What better way to start this journey, than with my inspiration and my first wobbly steps into this world. No, not my birth, but the birth of my love for analog photography. It all started after moving to the south of Germany for employment reasons. One fine day I sat in the temporary office space that was our new home and joked about doing large format photography (I was thinking about digital sensors the size of a sheet of A4 paper) to a colleague sitting across from my desk. That lead him to introduce me to the wonders of a Linhoff 4”x5” large format camera and the process of turning light into a negative through the liberal use of chemicals.
I was hooked.
Fast forward to my first steps: I borrowed my dad’s Mamiya RB67, ordered a couple rolls of 120 film and the necessary chemicals and basic equipment for film processing online, and off I went. Taking pictures with the RB67 is a joy (I love the harumph when pressing the shutter) that turns into a literal pain in the neck reasonably quick. That camera is anything but light, which is probably the reason why it earned its place in photo studios instead of on the side of, e.g. landscape or street photographers. My mental image of an RB67 for street photography is of a respectful distance of everyone around you while searching for the right frame, and people jumping for cover when you hit the shutter button.
Now taking pictures is a joy and a chore. What about the result? Well, as it turns out, and as expected, there is a lot of room for error. And I was about to start using it. The first rolls of film that went through my clumsy development attempts were showing promise. Given that I started with black and white, which sounds easy, I gained some confidence in my ability to get the results that one expects. It all seemed to be quite easy. The next rolls proved me wrong: Instead of decent, contrasty negatives (with a bit of dust), I got faded, blotchy, scratched crap (still with a bit of dust).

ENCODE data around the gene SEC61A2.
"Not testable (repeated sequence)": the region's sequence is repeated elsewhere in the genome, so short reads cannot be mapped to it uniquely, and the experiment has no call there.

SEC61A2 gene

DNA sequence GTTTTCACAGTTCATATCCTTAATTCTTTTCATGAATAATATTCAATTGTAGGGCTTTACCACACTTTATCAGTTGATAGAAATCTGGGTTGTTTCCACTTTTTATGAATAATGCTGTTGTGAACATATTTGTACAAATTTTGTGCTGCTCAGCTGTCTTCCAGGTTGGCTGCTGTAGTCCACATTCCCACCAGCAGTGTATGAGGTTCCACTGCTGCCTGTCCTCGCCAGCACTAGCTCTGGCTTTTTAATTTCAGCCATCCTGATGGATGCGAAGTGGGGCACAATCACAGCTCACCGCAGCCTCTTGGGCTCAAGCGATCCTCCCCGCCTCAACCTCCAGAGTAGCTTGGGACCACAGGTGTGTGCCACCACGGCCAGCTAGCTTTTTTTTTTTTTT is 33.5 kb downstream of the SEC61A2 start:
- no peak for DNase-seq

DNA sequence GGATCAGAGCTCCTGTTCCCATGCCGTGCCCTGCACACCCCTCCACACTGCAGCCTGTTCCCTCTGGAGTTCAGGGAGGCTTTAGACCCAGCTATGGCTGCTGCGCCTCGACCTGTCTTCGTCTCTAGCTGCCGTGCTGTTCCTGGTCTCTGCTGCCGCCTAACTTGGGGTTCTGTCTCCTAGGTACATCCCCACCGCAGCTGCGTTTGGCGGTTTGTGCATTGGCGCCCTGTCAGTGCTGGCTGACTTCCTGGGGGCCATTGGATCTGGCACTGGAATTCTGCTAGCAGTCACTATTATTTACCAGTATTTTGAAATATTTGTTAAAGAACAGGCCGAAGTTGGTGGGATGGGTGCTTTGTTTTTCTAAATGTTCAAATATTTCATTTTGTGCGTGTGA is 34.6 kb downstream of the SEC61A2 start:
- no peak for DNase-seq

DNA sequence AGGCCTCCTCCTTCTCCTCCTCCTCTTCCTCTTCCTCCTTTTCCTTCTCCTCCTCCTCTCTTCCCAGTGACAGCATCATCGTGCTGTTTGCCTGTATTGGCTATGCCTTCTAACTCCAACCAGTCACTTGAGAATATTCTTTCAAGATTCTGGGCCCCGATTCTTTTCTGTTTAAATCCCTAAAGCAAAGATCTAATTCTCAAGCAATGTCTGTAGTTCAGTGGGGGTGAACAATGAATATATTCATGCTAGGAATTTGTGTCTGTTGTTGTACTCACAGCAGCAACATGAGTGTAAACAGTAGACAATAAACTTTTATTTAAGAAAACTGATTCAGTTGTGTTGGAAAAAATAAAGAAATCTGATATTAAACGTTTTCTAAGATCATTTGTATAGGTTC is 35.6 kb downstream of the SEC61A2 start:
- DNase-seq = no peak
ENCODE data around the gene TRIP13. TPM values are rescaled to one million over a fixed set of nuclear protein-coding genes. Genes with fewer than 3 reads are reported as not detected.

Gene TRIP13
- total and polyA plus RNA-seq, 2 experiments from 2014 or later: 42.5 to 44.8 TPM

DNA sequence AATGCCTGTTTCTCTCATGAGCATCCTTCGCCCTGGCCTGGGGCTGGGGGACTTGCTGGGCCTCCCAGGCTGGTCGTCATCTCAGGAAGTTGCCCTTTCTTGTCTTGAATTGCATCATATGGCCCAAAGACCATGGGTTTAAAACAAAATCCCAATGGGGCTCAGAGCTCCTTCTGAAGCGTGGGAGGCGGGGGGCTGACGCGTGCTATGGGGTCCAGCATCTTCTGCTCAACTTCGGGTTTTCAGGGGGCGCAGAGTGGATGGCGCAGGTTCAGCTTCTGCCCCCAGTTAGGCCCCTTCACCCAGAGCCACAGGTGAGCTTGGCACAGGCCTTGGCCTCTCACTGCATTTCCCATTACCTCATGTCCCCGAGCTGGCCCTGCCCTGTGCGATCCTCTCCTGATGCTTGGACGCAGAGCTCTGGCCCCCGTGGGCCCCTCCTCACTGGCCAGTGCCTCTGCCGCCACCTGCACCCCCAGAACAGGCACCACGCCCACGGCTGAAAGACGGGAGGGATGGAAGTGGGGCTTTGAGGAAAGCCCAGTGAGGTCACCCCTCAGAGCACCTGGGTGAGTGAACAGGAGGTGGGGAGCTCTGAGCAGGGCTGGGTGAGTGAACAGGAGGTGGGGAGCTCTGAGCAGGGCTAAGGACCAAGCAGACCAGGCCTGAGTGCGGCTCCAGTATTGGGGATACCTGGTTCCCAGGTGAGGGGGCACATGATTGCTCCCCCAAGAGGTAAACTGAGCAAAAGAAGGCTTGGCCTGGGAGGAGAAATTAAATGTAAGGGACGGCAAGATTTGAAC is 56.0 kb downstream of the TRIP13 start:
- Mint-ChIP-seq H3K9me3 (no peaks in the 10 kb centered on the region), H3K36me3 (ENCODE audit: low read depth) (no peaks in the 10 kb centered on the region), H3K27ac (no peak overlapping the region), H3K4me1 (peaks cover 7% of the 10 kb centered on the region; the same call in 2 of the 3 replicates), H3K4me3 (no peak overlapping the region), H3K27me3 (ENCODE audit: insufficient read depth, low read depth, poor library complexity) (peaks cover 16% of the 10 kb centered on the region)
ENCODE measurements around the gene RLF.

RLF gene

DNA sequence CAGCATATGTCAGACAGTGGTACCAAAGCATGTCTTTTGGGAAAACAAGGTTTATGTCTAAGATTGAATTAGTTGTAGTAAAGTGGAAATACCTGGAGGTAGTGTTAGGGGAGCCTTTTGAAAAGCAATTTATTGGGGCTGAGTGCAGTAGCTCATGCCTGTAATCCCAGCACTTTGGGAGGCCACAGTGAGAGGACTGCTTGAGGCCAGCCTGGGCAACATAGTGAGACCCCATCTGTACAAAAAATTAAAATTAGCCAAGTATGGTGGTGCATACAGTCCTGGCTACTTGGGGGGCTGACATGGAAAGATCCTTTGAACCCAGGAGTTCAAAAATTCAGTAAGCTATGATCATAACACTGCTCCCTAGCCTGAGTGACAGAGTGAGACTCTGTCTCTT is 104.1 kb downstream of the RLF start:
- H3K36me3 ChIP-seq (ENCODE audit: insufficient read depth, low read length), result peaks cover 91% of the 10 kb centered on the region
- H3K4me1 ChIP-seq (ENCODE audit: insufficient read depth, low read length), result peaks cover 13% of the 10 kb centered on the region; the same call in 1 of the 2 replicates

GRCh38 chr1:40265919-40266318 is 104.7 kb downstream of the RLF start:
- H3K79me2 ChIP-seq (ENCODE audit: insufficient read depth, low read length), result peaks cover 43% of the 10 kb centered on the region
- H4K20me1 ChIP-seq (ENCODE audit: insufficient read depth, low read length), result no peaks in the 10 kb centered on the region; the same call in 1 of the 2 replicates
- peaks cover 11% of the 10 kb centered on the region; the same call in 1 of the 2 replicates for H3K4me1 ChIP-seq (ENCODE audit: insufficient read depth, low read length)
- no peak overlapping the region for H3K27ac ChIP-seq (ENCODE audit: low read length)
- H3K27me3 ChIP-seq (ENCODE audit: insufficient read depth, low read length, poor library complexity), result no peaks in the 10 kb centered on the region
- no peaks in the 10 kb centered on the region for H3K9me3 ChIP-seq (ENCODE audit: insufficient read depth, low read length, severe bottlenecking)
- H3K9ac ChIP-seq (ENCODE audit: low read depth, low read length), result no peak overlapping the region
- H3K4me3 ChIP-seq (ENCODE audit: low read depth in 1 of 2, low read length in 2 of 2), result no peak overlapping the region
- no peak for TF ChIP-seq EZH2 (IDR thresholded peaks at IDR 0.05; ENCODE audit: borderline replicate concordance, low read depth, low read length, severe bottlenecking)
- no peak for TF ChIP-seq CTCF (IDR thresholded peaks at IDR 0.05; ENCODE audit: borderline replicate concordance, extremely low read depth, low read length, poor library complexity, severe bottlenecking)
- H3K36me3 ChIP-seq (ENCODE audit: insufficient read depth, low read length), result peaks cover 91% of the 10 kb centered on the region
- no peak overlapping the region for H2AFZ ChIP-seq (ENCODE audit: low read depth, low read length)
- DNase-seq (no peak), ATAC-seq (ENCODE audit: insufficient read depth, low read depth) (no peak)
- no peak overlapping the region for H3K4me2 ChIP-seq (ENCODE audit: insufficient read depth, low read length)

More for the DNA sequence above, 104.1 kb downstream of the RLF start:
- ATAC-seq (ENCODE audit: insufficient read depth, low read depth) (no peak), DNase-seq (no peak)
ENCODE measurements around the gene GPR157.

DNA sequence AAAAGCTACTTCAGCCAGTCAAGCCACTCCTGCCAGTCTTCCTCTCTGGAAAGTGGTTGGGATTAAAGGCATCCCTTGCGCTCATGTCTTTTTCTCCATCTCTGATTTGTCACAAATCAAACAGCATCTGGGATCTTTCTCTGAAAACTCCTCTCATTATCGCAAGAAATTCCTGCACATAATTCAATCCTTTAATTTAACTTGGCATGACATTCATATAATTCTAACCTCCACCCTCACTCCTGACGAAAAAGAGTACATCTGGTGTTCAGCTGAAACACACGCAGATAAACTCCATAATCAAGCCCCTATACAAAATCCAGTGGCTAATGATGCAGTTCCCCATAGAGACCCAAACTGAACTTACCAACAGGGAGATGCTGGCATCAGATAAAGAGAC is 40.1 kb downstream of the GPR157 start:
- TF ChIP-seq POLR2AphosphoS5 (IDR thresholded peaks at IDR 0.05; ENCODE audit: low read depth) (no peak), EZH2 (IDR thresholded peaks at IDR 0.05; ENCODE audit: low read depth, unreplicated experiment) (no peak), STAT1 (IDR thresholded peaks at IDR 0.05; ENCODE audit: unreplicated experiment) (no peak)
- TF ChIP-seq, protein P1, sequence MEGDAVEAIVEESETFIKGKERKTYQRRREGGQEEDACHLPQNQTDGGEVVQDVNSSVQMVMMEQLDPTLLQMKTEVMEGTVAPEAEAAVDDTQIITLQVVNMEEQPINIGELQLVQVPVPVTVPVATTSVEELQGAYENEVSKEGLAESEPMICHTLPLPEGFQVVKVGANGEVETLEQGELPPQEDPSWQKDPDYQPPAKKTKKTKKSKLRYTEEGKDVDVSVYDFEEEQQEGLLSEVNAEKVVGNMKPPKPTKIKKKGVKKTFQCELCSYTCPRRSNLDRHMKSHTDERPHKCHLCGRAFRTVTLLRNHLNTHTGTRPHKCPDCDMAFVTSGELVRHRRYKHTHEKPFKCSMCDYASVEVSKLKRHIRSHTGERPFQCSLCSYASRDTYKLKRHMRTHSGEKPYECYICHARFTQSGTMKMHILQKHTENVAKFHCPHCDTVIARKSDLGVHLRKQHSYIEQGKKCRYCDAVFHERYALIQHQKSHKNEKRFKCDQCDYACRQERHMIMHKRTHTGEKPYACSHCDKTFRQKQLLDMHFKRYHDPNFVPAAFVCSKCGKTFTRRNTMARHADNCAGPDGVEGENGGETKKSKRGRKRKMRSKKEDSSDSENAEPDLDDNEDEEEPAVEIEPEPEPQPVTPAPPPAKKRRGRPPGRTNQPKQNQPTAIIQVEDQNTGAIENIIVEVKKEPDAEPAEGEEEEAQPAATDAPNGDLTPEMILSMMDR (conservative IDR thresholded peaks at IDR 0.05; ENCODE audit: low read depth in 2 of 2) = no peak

I loved it.
With analog photography, the process only starts with taking the picture. A lot of the fun there is in the making of the picture. It is a lot of effort and time, but with those downsides (that may be circumvented by having someone else do the processing work) comes a different way of appreciating photography. A way, that for me now got a new step: This presence in the World Wide Web.
I am a big fan of 35mmc.com and especially the “5 Frames With…” series. In this serial, photographers share their experiences with different cameras, film stock and other aspects of their hobby. And a set of 5 frames related to their post.
I considered for a long time if I should get a website. Previous attempts with blogs and such usually were doomed by my laziness and a subsequent loss of interest. So what is different this time? As mentioned above: This is a new step. If you look at my process of filling a couple rolls of film, developing, scanning and occasionally editing, “creating a blog post” does not seem to be much additional effort at all.
And with my interest in formats from 35mm over medium format up to large format, I think I will have a lot to talk about.
So without further ado: Welcome to “MK Analog”!